143data type is declared with @coroutine@ or @thread@ the forward declaration for
144the instance is created as well. The definition of the virtual table is created
145at the definition of the main function.
146\todo{Add an example with code snipits.}
148\subsection{Virtual Cast}
149Virtual casts are implemented as a function call that does the subtype check
150and a C coercion-cast to do the type conversion.
151% The C-cast is just to make sure the generated code is correct so the rest of
152% the section is about that function.
153The function is implemented in the standard library and has the following
156void * __cfa__virtual_cast(
157        struct __cfa__parent_vtable const * parent,
158        struct __cfa__parent_vtable const * const * child );
160\todo{Get rid of \_\_cfa\_\_parent\_vtable in the standard library and then
161the document.}
162The type id of target type of the virtual cast is passed in as @parent@ and
163the cast target is passed in as @child@.
165For C generation both arguments and the result are wrapped with type casts.
166There is also an internal store inside the compiler to make sure that the
167target type is a virtual type.
168% It also checks for conflicting definitions.
170The virtual cast either returns the original pointer as a new type or null.
171So the function just does the parent check and returns the approprate value.
172The parent check is a simple linear search of child's ancestors using the
173type information.
176% Anything about exception construction.
179% Adapt the unwind chapter, just describe the sections of libunwind used.
180% Mention that termination and cancellation use it. Maybe go into why
181% resumption doesn't as well.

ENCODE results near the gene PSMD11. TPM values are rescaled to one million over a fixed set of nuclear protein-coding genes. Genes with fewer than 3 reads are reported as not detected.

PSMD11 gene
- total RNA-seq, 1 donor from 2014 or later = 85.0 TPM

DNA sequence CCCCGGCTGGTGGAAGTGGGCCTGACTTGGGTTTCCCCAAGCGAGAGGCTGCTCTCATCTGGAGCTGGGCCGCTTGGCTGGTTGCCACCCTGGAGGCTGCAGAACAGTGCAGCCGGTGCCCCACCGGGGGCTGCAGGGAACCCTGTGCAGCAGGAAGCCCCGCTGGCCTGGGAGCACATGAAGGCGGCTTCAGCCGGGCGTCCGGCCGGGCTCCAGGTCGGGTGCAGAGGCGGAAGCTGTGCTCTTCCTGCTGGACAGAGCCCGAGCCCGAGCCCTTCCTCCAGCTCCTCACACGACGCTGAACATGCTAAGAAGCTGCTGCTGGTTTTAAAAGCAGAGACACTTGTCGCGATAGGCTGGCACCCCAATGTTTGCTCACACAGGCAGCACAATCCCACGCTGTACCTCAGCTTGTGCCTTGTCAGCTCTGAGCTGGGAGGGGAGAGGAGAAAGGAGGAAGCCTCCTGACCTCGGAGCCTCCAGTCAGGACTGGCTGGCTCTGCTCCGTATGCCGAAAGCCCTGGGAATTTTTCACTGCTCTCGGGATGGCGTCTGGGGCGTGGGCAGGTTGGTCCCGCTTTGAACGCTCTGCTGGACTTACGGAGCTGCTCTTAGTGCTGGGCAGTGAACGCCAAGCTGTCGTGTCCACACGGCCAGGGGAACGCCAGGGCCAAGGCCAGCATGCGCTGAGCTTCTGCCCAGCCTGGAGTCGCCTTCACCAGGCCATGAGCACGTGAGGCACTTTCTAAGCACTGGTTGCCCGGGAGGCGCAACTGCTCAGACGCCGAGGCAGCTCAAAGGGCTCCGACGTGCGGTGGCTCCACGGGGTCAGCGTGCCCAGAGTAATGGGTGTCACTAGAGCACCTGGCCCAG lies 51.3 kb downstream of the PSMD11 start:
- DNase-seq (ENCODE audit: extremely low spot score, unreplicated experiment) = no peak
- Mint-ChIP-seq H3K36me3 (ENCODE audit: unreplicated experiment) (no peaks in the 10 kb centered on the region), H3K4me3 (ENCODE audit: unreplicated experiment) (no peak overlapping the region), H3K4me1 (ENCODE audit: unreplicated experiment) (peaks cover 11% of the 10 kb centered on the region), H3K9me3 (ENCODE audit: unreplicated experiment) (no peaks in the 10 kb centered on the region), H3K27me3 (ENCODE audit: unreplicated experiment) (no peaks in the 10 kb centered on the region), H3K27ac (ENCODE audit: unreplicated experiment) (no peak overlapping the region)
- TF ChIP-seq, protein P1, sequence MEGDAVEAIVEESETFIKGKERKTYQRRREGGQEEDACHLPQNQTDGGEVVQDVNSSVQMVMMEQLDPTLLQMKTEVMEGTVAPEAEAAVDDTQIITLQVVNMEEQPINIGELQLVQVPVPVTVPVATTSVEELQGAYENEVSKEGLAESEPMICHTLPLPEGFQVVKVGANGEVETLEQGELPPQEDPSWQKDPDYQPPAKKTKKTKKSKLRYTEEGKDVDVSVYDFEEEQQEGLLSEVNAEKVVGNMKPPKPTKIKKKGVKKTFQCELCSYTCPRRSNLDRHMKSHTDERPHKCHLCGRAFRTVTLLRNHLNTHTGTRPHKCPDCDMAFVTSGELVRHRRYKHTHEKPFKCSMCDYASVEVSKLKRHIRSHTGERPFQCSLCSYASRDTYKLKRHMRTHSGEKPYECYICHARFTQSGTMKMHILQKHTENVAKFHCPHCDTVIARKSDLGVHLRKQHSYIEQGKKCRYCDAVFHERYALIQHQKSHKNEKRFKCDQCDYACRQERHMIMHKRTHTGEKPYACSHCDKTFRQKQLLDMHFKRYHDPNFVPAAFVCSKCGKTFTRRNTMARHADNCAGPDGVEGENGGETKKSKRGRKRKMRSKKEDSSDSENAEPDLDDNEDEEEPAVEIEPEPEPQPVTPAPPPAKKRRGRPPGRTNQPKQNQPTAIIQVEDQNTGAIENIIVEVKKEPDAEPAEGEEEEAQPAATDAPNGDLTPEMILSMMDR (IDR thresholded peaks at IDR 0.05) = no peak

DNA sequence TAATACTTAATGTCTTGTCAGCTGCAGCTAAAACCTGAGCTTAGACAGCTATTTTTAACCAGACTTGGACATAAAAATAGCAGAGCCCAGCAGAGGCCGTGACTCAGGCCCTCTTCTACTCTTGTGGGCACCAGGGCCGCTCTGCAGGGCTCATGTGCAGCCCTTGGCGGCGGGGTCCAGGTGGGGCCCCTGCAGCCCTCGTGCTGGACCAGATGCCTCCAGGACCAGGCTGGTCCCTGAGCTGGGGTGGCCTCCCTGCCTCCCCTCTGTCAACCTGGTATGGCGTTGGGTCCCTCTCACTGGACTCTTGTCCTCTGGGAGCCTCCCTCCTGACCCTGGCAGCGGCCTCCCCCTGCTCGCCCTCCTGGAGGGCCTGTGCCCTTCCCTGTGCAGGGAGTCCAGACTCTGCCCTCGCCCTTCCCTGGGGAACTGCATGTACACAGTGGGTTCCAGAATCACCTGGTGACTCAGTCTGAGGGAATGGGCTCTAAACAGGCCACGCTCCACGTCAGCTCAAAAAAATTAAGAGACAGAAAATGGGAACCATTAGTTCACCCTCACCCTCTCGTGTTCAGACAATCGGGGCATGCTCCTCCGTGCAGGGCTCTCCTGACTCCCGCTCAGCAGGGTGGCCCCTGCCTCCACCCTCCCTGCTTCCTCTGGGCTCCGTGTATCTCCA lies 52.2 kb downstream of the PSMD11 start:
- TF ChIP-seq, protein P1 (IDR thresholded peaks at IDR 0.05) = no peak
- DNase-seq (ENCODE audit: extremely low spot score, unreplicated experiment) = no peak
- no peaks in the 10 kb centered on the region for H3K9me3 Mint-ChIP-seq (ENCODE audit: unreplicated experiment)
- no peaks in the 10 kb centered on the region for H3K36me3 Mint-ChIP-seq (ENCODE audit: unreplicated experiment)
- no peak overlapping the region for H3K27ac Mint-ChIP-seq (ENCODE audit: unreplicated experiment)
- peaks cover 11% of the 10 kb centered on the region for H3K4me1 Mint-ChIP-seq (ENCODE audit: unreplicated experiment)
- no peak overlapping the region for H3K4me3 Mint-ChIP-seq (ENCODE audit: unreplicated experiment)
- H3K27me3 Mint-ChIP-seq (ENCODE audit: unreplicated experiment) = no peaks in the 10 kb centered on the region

183% Many modern languages work with an interal stack that function push and pop
184% their local data to. Stack unwinding removes large sections of the stack,
185% often across functions.
187Stack unwinding is the process of removing stack frames (activations) from the
188stack. On function entry and return, unwinding is handled directly by the
189call/return code embedded in the function.
190In many cases the position of the instruction pointer (relative to parameter
191and local declarations) is enough to know the current size of the stack
194Usually, the stack-frame size is known statically based on parameter and
195local variable declarations. Even with dynamic stack-size the information
196to determain how much of the stack has to be removed is still contained
197within the function.
198Allocating/deallocating stack space is usually an $O(1)$ operation achieved by
199bumping the hardware stack-pointer up or down as needed.
200Constructing/destructing values on the stack takes longer put in terms of
201figuring out what needs to be done is of similar complexity.
203Unwinding across multiple stack frames is more complex because that
204information is no longer contained within the current function.
205With seperate compilation a function has no way of knowing what its callers
206are so it can't know how large those frames are.
207Without altering the main code path it is also hard to pass that work off
208to the caller.
210The traditional unwinding mechanism for C is implemented by saving a snap-shot
211of a function's state with @setjmp@ and restoring that snap-shot with
212@longjmp@. This approach bypasses the need to know stack details by simply